To model the transitions between behavioral motifs, we interpreted the motif sequence as a discretetime Markov chain where the transition probability into a future motif is only dependent on the present motif. This results in a K × K transition probability matrix \({{{{{{{\mathcal{T}}}}}}}}\), with the elements
being the transition probabilities from one motif b_{l} ∈ B to another motif b_{k} ∈ B, that are empirically estimated from clustering of Z.
In order to obtain a hierarchical representation of behavioral motifs we can represent the Markov chain (12) as a directed graph \({\mathbb{G}}\) consisting of nodes v_{1}…v_{K} connected by edges with an assigned transition probability \({{{{{{{{\mathcal{T}}}}}}}}}_{lk}\). We can transform \({\mathbb{G}}\) into a binary tree \({\mathbb{T}}\) by iteratively merging two nodes (v_{i}, v_{j}) until only the root node v_{R} is left. Every leaf of this tree represents a behavioral motif. To select i and j in each reduction step, we compute the cost function
where U_{i} is the probability of occurrence for the ith motif. After each reduction step the matrix \({{{{{{{\mathcal{T}}}}}}}}\) is recomputed in order to account for the merging of nodes. Lastly, we obtain communities of behavioral motifs by cutting \({{{{{{{\mathcal{T}}}}}}}}\) at given depth of the tree, analogous to the hierarchical clustering approach used for dendrograms. Note that the cost function is chosen to allow for the detection of the most highly connected motifs first but in different settings this might be altered to achieve good results.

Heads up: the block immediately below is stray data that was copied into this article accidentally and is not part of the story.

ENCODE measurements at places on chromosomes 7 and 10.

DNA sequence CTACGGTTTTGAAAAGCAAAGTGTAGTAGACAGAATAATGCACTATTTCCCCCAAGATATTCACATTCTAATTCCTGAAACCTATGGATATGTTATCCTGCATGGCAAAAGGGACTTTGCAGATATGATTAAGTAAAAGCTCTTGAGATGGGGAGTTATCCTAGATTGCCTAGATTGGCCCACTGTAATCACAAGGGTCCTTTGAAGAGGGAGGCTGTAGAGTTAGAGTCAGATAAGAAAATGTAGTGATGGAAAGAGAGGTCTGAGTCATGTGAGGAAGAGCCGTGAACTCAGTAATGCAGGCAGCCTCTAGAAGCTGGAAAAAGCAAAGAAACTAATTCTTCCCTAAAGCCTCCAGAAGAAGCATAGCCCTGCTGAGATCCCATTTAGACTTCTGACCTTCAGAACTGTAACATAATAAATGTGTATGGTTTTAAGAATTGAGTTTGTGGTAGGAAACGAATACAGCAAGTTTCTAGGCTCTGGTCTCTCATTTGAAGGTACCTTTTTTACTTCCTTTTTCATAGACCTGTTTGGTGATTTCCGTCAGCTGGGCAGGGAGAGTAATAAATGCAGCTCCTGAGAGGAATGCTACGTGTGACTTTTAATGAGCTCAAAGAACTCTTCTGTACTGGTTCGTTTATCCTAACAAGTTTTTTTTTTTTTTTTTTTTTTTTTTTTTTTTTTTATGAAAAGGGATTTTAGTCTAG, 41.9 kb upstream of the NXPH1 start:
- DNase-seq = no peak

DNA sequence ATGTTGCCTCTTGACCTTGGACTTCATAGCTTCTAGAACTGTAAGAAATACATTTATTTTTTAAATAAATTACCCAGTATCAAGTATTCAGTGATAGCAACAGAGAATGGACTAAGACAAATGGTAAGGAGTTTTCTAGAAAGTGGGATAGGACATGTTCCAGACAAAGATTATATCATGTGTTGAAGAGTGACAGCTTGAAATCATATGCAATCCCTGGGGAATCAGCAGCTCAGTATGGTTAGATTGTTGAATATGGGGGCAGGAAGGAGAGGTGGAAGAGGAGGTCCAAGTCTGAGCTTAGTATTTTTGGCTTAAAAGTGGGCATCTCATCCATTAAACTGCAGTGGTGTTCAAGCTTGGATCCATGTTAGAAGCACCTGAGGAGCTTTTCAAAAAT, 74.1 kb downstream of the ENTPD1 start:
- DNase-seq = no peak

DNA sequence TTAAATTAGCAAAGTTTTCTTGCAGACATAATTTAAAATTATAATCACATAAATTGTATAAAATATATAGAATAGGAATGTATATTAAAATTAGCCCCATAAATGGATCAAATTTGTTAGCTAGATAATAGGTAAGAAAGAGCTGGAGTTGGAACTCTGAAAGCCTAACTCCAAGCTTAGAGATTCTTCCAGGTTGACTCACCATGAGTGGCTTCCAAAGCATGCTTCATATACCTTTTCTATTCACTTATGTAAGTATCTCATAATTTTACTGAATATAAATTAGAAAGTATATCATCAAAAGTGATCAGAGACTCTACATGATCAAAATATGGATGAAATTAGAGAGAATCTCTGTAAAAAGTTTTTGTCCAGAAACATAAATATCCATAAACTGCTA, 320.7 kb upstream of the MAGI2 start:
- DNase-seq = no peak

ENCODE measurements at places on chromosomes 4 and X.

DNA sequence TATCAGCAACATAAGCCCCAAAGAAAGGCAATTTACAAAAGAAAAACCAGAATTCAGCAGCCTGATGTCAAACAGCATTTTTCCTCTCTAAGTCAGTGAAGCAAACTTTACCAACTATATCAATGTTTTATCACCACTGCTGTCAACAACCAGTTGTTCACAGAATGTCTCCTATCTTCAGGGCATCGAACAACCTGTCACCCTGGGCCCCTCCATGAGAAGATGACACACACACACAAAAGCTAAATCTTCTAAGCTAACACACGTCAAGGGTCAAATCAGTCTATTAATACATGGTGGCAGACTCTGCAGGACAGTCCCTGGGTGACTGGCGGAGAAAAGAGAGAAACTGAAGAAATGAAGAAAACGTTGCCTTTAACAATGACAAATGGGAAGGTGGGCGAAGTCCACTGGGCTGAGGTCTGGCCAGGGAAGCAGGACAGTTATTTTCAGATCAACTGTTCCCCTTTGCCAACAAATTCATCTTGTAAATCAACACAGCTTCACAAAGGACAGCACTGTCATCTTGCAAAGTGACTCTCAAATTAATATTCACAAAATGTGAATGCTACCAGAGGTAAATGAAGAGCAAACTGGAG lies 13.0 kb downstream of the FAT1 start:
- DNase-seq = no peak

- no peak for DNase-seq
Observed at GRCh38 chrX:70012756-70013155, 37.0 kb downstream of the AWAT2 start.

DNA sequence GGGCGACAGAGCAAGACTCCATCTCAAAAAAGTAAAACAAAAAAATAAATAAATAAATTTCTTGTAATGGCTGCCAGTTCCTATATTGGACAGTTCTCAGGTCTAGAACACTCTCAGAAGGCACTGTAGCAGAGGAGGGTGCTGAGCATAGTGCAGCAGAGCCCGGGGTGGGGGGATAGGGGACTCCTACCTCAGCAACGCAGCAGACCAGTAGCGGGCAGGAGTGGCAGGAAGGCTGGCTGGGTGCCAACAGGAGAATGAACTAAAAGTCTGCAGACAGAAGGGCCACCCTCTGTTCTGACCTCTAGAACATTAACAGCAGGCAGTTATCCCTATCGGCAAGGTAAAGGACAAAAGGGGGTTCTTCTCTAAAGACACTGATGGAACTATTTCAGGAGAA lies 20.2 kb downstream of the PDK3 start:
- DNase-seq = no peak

Manually assigned labels and scoring
In order to obtain manually assigned labels of behavioral motifs we asked three experts to annotate one recording of freely moving behavior with a duration of 6 min. All three experts had a strong experience with in vivo experiments as well as ethogrambased behavior quantification. The experts could scroll trough the video in slowmotion forward and backward in time and annotated the behavior into several atomic motifs as well as a composition of those. As an example, the experts were allowed to annotate a behavioral sequence as walk or exploration, but also walk and exploration. We then summarized the annotation into atomic motifs into 5 coarse behavioral labels, as shown in Table 2.
The coarse labels were created with respect to the behavior descriptions taken from the Mouse Ethogram database (www.mousebehavior.org), which provides a consensus of several previously published ethograms. The assignment of coarse labels to the Mouse Ethogram database taxonomy is shown in Table 3.